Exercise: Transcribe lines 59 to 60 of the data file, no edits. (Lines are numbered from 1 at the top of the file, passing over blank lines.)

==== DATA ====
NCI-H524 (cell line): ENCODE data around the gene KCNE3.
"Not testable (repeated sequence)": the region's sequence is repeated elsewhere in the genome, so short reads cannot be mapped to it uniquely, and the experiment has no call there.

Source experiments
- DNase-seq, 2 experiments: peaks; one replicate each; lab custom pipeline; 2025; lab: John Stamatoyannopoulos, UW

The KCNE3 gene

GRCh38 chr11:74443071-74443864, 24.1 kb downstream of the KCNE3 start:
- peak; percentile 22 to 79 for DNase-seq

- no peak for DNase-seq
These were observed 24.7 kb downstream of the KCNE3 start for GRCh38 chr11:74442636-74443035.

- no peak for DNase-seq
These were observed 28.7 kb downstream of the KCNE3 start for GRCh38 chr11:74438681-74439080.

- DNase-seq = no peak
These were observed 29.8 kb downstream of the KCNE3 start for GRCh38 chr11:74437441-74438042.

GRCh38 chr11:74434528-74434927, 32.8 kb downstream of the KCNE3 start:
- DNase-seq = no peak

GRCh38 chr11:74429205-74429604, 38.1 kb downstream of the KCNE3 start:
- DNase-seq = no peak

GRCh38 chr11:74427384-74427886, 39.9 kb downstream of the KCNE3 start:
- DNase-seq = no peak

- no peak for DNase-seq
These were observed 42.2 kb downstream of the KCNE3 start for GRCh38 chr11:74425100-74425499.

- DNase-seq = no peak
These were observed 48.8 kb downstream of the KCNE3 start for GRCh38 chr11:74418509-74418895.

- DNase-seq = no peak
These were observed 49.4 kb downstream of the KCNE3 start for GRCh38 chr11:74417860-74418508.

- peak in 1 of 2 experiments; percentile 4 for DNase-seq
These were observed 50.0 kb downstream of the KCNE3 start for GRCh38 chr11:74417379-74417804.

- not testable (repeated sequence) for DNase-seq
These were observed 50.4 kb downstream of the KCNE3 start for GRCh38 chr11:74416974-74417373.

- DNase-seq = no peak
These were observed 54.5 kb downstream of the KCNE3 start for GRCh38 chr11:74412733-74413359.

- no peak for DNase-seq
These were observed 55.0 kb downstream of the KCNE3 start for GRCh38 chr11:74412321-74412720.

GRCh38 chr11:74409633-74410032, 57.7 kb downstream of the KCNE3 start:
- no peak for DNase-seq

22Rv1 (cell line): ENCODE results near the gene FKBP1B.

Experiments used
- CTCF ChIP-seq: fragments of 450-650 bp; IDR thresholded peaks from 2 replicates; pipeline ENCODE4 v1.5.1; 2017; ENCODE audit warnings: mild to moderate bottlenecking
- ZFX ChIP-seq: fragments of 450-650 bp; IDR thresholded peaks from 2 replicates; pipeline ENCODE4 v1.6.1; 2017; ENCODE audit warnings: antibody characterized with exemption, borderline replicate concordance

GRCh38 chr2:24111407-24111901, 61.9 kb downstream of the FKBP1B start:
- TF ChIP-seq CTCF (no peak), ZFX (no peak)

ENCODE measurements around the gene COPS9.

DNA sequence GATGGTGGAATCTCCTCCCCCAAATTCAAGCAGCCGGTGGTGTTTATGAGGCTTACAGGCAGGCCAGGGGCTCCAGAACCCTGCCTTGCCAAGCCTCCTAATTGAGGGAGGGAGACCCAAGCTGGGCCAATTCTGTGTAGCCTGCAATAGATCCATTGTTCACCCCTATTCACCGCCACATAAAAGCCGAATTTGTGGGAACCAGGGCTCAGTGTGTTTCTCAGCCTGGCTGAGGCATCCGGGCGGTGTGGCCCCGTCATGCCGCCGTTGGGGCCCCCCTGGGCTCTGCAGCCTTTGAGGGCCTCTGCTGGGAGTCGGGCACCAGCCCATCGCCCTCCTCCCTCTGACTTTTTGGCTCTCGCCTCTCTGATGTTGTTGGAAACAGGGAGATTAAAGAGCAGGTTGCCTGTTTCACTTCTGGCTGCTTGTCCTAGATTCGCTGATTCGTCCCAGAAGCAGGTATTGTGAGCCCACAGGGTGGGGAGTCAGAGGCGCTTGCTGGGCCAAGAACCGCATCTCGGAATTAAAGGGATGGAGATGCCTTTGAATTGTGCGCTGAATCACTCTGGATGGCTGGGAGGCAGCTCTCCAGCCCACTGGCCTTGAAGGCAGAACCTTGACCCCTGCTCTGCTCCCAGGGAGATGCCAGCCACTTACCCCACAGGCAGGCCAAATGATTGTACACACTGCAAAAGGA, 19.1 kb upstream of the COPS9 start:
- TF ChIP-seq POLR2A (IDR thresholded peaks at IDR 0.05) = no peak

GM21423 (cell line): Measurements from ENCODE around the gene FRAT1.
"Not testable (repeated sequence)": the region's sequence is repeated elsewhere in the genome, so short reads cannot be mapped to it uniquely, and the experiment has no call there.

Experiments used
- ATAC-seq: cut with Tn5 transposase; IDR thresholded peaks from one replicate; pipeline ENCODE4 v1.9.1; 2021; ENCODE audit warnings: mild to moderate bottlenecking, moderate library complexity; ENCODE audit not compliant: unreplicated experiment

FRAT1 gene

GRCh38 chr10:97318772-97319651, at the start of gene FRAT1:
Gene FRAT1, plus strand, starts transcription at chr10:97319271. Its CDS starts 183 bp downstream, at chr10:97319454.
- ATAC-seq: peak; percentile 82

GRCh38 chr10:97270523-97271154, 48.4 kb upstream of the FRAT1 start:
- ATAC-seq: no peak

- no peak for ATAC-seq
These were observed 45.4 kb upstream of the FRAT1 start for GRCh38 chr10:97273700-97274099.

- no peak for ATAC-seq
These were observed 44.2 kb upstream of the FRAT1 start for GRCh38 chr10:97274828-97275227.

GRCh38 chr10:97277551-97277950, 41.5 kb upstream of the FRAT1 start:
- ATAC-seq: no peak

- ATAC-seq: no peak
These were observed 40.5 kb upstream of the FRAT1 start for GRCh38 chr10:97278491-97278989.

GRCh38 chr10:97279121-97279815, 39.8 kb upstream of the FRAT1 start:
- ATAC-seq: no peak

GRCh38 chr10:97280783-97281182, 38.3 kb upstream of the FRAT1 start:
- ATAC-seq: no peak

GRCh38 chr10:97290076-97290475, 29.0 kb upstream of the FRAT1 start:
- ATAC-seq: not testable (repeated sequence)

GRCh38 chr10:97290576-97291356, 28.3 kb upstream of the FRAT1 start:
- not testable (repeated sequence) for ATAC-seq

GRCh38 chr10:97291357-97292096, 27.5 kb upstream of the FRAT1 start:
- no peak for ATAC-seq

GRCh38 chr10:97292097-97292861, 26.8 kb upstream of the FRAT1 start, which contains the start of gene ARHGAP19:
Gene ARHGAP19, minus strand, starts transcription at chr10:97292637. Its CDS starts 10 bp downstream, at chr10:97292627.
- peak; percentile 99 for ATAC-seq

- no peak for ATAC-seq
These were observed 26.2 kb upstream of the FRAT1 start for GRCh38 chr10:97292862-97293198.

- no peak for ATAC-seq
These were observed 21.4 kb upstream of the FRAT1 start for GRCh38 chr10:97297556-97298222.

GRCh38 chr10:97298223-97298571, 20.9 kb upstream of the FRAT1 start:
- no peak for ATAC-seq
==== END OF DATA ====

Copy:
GRCh38 chr10:97277551-97277950, 41.5 kb upstream of the FRAT1 start:
- ATAC-seq: no peak